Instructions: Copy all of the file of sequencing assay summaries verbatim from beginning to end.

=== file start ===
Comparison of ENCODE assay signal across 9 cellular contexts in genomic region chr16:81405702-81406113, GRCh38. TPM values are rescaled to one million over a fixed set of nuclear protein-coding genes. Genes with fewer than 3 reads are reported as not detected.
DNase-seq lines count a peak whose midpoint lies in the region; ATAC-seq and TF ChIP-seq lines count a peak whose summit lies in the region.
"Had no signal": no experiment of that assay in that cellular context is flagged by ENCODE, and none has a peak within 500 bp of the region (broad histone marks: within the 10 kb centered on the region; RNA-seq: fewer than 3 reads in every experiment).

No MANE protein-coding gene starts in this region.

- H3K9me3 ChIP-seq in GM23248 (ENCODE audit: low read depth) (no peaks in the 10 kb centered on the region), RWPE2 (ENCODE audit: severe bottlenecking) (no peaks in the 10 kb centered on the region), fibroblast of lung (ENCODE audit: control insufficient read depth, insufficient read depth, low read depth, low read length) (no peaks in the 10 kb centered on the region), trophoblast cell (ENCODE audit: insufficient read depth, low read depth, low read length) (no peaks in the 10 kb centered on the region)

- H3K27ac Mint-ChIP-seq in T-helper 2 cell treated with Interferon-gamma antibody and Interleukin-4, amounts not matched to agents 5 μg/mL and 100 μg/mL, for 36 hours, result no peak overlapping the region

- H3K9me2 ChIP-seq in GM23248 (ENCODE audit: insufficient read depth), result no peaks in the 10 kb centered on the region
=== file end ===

Comparison of ENCODE assay signal across 9 cellular contexts in genomic region chr16:81405702-81406113, GRCh38. TPM values are rescaled to one million over a fixed set of nuclear protein-coding genes. Genes with fewer than 3 reads are reported as not detected.
DNase-seq lines count a peak whose midpoint lies in the region; ATAC-seq and TF ChIP-seq lines count a peak whose summit lies in the region.
"Had no signal": no experiment of that assay in that cellular context is flagged by ENCODE, and none has a peak within 500 bp of the region (broad histone marks: within the 10 kb centered on the region; RNA-seq: fewer than 3 reads in every experiment).

No MANE protein-coding gene starts in this region.

- H3K9me3 ChIP-seq in GM23248 (ENCODE audit: low read depth) (no peaks in the 10 kb centered on the region), RWPE2 (ENCODE audit: severe bottlenecking) (no peaks in the 10 kb centered on the region), fibroblast of lung (ENCODE audit: control insufficient read depth, insufficient read depth, low read depth, low read length) (no peaks in the 10 kb centered on the region), trophoblast cell (ENCODE audit: insufficient read depth, low read depth, low read length) (no peaks in the 10 kb centered on the region)

- H3K27ac Mint-ChIP-seq in T-helper 2 cell treated with Interferon-gamma antibody and Interleukin-4, amounts not matched to agents 5 μg/mL and 100 μg/mL, for 36 hours, result no peak overlapping the region

- H3K9me2 ChIP-seq in GM23248 (ENCODE audit: insufficient read depth), result no peaks in the 10 kb centered on the region